Just to give you an idea of Szolnok before I go on to tell you about the events: Szolnok is one of the top ten largest cities in Hungary I believe, and though I wouldn’t say that it’s HUGE (because in American standards, it’s pretty small) but it has everything one would need to get by. One of my favorite things about it is the market, called the “Piac” in Hungarian. A Piac is a common thing in Hungary, almost every single town has one. In Szolnok’s case it is an outdoor-indoor market place, that goes on every day all year round, though some days are better market days than others. All of the vendors are local farmers, come to sell their fruits and vegetables, or meat and cheese, or whatever they’re products are.

From August 2011

Szolnok isn’t perfect, and it’s not stunningly beautiful either, (although I still love it) but it’s being improved everyday. Just last week they where filling in all the pot holes on our street. They have been painting and improving a lot of the buildings around town, and last year they built a brand-new ultra-modern bridge crossing the Tisza, one of the two rivers here in town.

Anyway about the events… My mom, Andy, and I went to visit the city’s museum to get some back-round history about Szolnok as part of roadschool. It was a beautiful building near the main square. When we stepped inside we noticed we were the only people there and we got tickets without waiting in-line and got to tour the museum alone. Since we were a bit pressed for time we visited the Archeology and “Ném Rajz” (which I’m not sure of the translation but it was a study of how people lived long ago) sections. It was really fun to see the all the archeological discoveries found around Szolnok. There where things like tools and pottery and even a human skeleton, preserved very well, found a few miles from here. Then in the second section it showed models of clothes and displays of furniture and art and even money. I loved seeing the gigantic hoop skirt that was made to emulate the dress of a lady of higher status. And all the small thin silver coins about the size of a penny. All in all a very interesting visit.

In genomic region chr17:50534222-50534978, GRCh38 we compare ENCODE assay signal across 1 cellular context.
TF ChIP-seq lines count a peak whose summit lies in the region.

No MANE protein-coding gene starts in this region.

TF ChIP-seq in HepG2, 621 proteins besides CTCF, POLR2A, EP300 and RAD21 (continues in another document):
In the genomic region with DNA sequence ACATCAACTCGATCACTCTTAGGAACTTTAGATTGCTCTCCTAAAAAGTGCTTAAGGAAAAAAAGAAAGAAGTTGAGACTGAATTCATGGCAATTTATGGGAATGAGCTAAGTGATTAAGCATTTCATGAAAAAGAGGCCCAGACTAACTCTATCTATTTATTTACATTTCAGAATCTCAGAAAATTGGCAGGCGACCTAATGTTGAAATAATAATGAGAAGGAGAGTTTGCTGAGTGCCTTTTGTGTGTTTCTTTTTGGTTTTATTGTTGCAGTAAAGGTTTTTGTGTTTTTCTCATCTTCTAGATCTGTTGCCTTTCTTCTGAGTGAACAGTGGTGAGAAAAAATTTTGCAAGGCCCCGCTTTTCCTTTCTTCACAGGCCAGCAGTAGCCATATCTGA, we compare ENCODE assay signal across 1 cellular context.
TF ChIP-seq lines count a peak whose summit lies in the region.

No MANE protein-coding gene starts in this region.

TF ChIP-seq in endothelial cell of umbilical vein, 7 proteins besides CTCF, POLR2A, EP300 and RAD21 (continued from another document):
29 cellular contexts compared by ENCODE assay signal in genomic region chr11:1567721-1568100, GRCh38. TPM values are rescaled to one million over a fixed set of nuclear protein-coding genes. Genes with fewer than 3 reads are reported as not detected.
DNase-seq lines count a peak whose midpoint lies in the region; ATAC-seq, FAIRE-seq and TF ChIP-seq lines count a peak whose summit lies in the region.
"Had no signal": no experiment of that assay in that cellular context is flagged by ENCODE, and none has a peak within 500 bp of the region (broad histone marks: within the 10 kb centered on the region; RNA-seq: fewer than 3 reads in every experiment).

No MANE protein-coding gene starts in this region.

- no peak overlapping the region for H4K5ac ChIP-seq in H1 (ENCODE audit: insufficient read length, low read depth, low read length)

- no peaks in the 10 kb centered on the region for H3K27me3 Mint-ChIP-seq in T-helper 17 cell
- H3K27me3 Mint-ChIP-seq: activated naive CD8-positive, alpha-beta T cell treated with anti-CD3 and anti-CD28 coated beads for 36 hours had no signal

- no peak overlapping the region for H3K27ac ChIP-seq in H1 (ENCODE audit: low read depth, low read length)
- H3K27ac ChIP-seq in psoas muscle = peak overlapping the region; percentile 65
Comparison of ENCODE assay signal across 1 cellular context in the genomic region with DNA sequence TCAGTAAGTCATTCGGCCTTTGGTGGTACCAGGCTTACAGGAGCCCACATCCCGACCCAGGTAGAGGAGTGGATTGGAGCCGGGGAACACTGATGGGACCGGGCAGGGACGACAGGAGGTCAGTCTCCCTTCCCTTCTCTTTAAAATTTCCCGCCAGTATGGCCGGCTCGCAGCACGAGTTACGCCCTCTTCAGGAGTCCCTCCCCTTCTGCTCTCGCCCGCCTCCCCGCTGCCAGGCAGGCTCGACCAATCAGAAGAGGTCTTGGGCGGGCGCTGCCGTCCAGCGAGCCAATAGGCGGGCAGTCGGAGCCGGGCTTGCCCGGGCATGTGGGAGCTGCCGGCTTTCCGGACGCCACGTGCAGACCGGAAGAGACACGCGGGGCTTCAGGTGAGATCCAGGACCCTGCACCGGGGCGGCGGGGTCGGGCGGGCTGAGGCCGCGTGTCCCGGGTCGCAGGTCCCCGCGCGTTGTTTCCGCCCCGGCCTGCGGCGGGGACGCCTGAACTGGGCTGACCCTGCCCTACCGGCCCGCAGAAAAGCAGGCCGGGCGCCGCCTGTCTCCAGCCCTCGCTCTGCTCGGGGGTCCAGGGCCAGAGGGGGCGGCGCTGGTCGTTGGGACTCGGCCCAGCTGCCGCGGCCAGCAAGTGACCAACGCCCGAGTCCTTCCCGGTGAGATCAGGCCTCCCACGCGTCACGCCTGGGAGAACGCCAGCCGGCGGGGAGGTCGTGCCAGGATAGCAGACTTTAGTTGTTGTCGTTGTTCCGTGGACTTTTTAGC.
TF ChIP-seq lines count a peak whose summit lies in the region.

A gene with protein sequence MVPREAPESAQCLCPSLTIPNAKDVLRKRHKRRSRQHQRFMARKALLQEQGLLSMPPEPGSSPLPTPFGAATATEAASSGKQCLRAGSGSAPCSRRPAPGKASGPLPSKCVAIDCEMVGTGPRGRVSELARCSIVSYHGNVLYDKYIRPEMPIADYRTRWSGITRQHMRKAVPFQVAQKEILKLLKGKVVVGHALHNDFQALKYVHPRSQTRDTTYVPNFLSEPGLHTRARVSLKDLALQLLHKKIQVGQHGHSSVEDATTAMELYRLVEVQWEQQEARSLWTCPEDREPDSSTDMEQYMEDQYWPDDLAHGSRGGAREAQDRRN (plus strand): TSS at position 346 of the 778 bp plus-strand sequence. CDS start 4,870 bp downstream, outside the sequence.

From August 2011

A few days later was a my favorite event the “mécses úsztatás” which was where people brought candles to light and float upon the water of the overlooking the river.

From Szolnok

I loved the atmosphere here. The next day there was a concert near the train station. We walked down to where it was taking place and enjoyed listening to the Hungarian singer’s version of songs like ‘Mamma Mia’ and ‘Twist and Shout’ in English. Then, just a few days ago after coming of the library we witnessed a marching band parading down the road. I love how the Hungarians have so much spirit!

This past weekend we went to Vác by train to visit my great-uncle and aunt, but that is a long, long story so I’ll leave it to someone else. Before I finish up I just wanted to talk very briefly about what kind of schooling we do here at “roadschool”. These days I usually do a lot of internet reasearch for subjects like math, science and history. Right now more specifically I’m starting Algebra for math, and doing some biology and earth science. History is my favorite and writing now I’m learning about the middle ages. I’m reading a novel in Hungarian and two in English (I like to read…hehehe) Emma, by Jane Austin and Sherlock Holmes. In Hungarian I’m reading a translated version of a book I read back home, called Percy Jackson. I’m also starting Italian.

Well Ciao for now!

(And thanks Mia for sending us our very first comment!!)

Noemi